I am completely serious when I tell you this.
Based on the evolution of the United States government and our current standing in the world, it is likely that short of President of the United States, the most important office in the federal government and the least known federal government office is the Government Accountability Office.
The person appointed as the director of this office is known as the Comptroller General of the United States. The GAO is a legislative agency and the Comptroller General is appointed by the President with consent of the Senate. This office has been a part of the federal government for almost 100 years (1921) and is limited to a 15-year term.
The Comptroller General has the power of truth and facts. His only job is to provide the president and congress with the nation’s state of financial affairs and to make recommendations.
With the gravity of our financial picture today, you would think that the CG would be the most quoted man in Washington. But Mr. Eugene Louis Dodaro, the current CG has had little press exposure since his appointment in 2010.
Based on our ever deteriorating financial position as a nation and as individual citizens combined with the projected negative outcome of continuing such a course, you would think that the CG would use his position, like an ancient Old Testament prophet to shout warnings from the roof tops.
But while Mr. Dodaro is eerily quiet considering the role of his office, others are not so demure. One of the most outspoken Comptroller Generals was David Walker (1998 to 2008) who served under both Democratic and Republican presidents.
Mr. Walker resigned his office in 2008 as a form of protest after it became clear that neither the Republican President or the Democratic controlled House and Senate where taking his continued and constant reports seriously.
For nearly his entire 10 years in office, his counsel and factual data were received with a kind of economic apathy so common in the halls of government.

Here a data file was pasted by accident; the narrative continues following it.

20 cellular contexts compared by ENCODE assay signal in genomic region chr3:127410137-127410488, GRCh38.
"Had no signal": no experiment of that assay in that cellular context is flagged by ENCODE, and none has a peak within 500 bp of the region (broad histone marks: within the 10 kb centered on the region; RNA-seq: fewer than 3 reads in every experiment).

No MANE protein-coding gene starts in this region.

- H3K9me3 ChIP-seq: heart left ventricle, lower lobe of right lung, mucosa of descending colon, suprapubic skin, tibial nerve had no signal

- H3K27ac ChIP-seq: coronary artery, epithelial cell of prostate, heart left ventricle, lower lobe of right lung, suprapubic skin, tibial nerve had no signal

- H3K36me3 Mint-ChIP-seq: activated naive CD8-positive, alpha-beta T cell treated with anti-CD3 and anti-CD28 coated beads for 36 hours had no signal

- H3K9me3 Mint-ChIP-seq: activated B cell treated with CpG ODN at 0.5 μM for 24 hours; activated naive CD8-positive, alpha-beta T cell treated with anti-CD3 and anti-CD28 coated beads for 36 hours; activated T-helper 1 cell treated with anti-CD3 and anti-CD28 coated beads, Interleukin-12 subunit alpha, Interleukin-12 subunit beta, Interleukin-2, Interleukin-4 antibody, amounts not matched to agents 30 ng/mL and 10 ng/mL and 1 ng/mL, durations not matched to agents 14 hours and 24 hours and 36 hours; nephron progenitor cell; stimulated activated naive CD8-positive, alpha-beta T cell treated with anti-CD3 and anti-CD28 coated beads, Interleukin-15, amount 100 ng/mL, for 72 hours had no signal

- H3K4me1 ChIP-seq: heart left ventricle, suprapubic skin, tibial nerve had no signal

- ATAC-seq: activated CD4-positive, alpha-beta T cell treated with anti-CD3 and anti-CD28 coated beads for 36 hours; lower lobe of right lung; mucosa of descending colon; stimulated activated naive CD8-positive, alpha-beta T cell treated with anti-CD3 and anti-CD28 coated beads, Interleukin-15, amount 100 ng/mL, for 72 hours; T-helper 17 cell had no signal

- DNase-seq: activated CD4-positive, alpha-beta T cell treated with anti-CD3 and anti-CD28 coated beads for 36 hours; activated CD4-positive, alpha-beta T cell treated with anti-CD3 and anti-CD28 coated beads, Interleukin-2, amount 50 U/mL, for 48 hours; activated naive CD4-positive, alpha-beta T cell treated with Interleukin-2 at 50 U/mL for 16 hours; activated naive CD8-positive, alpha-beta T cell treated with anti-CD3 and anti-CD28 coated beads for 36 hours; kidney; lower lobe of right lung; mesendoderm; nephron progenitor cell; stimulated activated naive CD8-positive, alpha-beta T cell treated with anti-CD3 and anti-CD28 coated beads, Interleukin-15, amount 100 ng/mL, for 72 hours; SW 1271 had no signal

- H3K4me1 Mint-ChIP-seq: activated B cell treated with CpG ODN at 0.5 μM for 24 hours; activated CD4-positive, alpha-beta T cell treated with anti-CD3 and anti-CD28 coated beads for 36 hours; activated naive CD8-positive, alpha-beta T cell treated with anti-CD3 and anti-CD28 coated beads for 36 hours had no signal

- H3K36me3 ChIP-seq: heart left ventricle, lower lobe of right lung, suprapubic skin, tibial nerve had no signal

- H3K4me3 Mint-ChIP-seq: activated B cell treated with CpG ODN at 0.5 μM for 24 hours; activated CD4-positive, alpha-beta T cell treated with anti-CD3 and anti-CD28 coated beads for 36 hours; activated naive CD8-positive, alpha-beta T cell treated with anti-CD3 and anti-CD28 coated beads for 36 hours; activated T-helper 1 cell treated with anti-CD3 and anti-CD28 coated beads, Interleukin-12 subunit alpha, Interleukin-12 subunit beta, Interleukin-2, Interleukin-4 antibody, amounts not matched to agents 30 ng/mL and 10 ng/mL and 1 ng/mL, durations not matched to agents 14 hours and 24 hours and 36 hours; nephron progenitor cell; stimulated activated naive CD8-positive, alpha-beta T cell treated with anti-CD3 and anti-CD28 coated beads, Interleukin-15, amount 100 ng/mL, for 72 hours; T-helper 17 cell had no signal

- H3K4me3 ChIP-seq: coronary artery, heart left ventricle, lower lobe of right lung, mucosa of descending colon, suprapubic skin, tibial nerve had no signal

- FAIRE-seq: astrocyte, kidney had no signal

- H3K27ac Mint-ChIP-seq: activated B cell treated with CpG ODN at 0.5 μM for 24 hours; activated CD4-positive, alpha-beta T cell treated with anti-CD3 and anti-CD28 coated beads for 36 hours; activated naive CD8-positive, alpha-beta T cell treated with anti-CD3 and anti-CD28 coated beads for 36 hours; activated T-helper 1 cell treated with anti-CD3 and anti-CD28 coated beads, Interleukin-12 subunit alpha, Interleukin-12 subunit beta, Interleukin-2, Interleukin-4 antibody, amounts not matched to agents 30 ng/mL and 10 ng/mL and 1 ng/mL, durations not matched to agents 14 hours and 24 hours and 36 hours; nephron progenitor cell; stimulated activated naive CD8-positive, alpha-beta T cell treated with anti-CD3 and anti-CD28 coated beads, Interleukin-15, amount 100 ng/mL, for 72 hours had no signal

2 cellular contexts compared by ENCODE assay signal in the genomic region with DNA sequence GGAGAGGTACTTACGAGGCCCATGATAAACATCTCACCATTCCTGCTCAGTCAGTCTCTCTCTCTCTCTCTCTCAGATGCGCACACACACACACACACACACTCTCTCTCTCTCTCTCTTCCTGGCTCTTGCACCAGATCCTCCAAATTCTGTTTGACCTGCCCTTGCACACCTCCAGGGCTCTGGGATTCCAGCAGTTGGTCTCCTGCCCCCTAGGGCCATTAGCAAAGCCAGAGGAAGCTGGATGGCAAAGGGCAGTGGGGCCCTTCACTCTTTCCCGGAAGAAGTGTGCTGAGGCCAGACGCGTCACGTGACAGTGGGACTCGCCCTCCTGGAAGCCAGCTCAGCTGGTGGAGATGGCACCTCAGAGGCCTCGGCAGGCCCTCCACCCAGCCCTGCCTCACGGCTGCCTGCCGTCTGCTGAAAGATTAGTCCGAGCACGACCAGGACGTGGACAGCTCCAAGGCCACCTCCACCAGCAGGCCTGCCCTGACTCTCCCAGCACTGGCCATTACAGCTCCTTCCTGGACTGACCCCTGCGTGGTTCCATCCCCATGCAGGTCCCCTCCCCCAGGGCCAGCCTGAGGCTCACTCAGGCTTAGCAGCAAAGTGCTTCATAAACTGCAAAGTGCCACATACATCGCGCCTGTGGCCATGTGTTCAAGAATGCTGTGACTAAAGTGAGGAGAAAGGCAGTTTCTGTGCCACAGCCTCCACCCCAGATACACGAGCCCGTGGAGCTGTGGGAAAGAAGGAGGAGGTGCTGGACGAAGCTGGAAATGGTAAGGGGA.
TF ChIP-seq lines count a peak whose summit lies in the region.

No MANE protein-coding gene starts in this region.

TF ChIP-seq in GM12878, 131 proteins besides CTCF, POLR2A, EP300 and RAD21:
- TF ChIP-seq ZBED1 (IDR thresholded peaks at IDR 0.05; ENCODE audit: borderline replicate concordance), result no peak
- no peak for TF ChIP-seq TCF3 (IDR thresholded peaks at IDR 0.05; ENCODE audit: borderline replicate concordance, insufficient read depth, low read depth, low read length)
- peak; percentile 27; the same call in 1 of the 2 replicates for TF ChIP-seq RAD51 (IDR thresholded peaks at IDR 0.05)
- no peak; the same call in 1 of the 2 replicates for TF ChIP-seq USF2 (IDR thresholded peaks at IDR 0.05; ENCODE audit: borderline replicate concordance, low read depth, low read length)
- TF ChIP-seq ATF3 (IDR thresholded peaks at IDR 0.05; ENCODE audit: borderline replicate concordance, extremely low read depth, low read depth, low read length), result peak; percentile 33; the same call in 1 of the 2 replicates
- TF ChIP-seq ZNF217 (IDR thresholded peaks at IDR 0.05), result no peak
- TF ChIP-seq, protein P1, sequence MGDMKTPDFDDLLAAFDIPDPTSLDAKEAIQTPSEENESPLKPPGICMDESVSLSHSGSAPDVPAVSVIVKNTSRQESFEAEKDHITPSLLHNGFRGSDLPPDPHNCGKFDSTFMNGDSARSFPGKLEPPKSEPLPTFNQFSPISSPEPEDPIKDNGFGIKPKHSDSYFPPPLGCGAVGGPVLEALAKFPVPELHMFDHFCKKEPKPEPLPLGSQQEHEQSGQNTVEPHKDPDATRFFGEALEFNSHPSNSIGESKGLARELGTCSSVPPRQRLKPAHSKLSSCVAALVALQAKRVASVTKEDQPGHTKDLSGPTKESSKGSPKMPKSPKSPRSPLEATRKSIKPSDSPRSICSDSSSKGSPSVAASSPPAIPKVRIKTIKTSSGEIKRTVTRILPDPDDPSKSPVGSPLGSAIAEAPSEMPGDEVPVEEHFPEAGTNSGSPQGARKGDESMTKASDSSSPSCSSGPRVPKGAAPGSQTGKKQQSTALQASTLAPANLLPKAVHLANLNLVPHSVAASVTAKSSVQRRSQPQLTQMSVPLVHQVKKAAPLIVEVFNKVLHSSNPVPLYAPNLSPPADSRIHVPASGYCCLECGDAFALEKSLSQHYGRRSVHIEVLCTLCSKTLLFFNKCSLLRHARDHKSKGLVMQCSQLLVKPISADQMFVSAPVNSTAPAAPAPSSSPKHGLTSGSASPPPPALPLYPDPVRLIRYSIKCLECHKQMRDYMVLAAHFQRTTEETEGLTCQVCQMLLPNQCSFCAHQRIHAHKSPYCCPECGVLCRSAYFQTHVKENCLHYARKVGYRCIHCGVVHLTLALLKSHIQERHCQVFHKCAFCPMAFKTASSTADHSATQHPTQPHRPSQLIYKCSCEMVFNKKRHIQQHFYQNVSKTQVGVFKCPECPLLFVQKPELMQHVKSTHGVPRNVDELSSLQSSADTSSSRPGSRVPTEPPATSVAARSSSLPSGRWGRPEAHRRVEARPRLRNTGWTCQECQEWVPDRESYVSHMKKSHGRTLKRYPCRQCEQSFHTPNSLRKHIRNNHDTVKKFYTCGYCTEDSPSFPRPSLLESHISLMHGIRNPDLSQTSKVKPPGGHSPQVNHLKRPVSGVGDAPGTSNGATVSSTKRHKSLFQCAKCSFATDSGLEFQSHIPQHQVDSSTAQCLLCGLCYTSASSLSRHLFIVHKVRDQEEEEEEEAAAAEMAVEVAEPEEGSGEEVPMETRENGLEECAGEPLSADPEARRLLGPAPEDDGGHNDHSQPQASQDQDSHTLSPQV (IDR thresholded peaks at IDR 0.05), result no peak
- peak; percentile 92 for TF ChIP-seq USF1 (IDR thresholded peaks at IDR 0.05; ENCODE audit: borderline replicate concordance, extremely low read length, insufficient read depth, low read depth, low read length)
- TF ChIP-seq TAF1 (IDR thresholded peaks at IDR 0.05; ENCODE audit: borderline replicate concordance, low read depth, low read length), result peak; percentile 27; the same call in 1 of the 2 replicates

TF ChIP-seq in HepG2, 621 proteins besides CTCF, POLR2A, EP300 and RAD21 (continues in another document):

As the keynote speaker at the February 2, 2005 National Press Club Outlook Conference, CG Walker began his remarks with these words:
I’m sad to say that since I last spoke on this issue here at the National Press Club back in September of 2003, our nation’s long-range fiscal imbalance has deteriorated significantly. Furthermore, as you all know, most state and local governments also have their own fiscal challenges and are having to make increasingly difficult choices.
We now confront three large and interrelated national deficits. The first is a large federal budget deficit. The second is a growing balance-of-payments deficit. And the third is an alarming personal savings deficit. Frankly, it’s easy to dismiss government deficits and debt as someone else’s problem.
But in my view, every American has both a personal reason and a civic responsibility to become more informed and involved in the coming debate over our collective fiscal future.
These kinds of efforts to educate the government and the press were follow-up by using his office and influence as CG to kick-off the Fiscal Wake-Up Tour beginning in 2005 and expanding to 40 cities.
After 10 unproductive years warning everyone who was supposed to listen, you know…the president, congress, governors, the American people, Mr. Walker resigning his post.
In 2008, he elevated his personal crusade to educating the American people about the disaster that awaits us by joining forces with the Peter G. Peterson Foundation.
One of their most impactful projects was the I.O.U.S.A. documentary that outlined where we were fiscally in 2008. THIS IS A MUST WATCH! This rare peek into the past validates the present and gives us a clear picture of the future.